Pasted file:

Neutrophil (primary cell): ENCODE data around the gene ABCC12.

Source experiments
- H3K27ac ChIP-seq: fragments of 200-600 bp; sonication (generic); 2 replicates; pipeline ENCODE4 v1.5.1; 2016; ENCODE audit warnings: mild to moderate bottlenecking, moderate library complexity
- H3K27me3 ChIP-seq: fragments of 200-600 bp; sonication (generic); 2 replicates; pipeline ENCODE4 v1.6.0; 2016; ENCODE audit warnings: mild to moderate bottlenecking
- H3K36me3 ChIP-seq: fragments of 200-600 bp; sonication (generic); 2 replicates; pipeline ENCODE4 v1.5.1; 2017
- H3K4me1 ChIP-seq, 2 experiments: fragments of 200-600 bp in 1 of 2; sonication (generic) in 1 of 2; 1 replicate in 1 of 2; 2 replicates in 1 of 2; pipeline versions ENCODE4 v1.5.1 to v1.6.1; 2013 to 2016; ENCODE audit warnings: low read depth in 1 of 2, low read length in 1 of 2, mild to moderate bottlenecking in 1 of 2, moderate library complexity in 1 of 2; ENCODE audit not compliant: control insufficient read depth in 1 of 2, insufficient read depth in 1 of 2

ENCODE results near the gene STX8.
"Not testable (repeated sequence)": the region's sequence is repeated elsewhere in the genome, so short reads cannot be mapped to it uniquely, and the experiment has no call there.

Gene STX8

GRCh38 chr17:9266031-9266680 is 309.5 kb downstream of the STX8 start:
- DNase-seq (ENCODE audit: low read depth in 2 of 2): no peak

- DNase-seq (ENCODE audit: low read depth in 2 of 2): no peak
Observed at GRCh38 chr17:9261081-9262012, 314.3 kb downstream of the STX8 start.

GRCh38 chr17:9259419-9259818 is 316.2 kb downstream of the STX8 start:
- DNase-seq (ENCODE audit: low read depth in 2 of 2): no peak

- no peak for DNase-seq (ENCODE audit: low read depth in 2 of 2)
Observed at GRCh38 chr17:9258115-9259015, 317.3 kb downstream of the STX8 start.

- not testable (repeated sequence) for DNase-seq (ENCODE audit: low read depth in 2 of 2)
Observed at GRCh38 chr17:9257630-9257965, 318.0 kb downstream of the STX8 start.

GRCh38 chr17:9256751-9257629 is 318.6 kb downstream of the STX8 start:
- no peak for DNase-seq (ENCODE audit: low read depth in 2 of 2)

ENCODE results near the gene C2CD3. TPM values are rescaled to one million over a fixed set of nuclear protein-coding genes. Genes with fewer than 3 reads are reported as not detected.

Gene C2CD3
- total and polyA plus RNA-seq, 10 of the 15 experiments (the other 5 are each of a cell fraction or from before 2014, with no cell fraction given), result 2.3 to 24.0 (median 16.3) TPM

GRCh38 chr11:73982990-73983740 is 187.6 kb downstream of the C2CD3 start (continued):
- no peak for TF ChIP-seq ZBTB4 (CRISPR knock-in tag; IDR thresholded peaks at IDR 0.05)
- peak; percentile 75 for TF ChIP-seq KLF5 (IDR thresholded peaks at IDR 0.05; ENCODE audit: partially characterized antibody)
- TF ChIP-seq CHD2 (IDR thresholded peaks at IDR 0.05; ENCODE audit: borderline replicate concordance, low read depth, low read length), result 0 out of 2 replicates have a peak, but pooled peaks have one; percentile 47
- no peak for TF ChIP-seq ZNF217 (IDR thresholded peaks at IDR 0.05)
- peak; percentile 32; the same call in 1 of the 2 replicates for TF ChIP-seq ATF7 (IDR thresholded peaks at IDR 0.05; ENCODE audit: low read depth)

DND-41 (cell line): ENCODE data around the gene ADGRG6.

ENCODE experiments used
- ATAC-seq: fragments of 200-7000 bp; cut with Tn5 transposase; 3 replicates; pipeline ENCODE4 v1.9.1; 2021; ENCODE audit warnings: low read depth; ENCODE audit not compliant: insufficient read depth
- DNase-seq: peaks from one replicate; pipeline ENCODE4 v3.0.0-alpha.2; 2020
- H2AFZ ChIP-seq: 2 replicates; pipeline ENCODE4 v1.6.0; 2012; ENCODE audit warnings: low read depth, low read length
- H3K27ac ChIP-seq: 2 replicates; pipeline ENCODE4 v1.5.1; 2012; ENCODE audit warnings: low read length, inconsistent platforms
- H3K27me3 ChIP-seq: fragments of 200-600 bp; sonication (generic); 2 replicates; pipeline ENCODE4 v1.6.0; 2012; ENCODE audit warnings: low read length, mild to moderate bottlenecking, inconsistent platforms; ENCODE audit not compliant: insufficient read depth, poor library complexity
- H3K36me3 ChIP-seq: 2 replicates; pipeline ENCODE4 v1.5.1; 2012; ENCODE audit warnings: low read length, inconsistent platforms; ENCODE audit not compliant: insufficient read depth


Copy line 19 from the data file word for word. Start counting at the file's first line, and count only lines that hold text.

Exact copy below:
Observed at GRCh38 chr17:9257630-9257965, 318.0 kb downstream of the STX8 start.